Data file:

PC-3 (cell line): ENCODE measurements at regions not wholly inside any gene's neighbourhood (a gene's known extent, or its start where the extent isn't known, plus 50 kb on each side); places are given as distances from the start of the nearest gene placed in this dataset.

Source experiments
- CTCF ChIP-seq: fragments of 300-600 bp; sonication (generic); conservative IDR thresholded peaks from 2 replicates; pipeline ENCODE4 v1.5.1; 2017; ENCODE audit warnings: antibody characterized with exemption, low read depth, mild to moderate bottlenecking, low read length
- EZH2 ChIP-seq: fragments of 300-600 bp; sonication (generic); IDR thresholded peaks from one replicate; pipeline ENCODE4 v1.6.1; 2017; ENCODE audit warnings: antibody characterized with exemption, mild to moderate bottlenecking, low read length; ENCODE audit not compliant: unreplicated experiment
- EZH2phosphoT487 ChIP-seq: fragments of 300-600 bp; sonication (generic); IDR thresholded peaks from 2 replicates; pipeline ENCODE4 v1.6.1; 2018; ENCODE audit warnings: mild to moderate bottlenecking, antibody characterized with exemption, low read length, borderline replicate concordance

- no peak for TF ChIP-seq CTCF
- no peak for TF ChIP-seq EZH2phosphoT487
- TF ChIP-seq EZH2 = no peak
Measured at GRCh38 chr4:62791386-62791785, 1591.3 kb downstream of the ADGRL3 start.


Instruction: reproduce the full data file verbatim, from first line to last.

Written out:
PC-3 (cell line): ENCODE measurements at regions not wholly inside any gene's neighbourhood (a gene's known extent, or its start where the extent isn't known, plus 50 kb on each side); places are given as distances from the start of the nearest gene placed in this dataset.

Source experiments
- CTCF ChIP-seq: fragments of 300-600 bp; sonication (generic); conservative IDR thresholded peaks from 2 replicates; pipeline ENCODE4 v1.5.1; 2017; ENCODE audit warnings: antibody characterized with exemption, low read depth, mild to moderate bottlenecking, low read length
- EZH2 ChIP-seq: fragments of 300-600 bp; sonication (generic); IDR thresholded peaks from one replicate; pipeline ENCODE4 v1.6.1; 2017; ENCODE audit warnings: antibody characterized with exemption, mild to moderate bottlenecking, low read length; ENCODE audit not compliant: unreplicated experiment
- EZH2phosphoT487 ChIP-seq: fragments of 300-600 bp; sonication (generic); IDR thresholded peaks from 2 replicates; pipeline ENCODE4 v1.6.1; 2018; ENCODE audit warnings: mild to moderate bottlenecking, antibody characterized with exemption, low read length, borderline replicate concordance

- no peak for TF ChIP-seq CTCF
- no peak for TF ChIP-seq EZH2phosphoT487
- TF ChIP-seq EZH2 = no peak
Measured at GRCh38 chr4:62791386-62791785, 1591.3 kb downstream of the ADGRL3 start.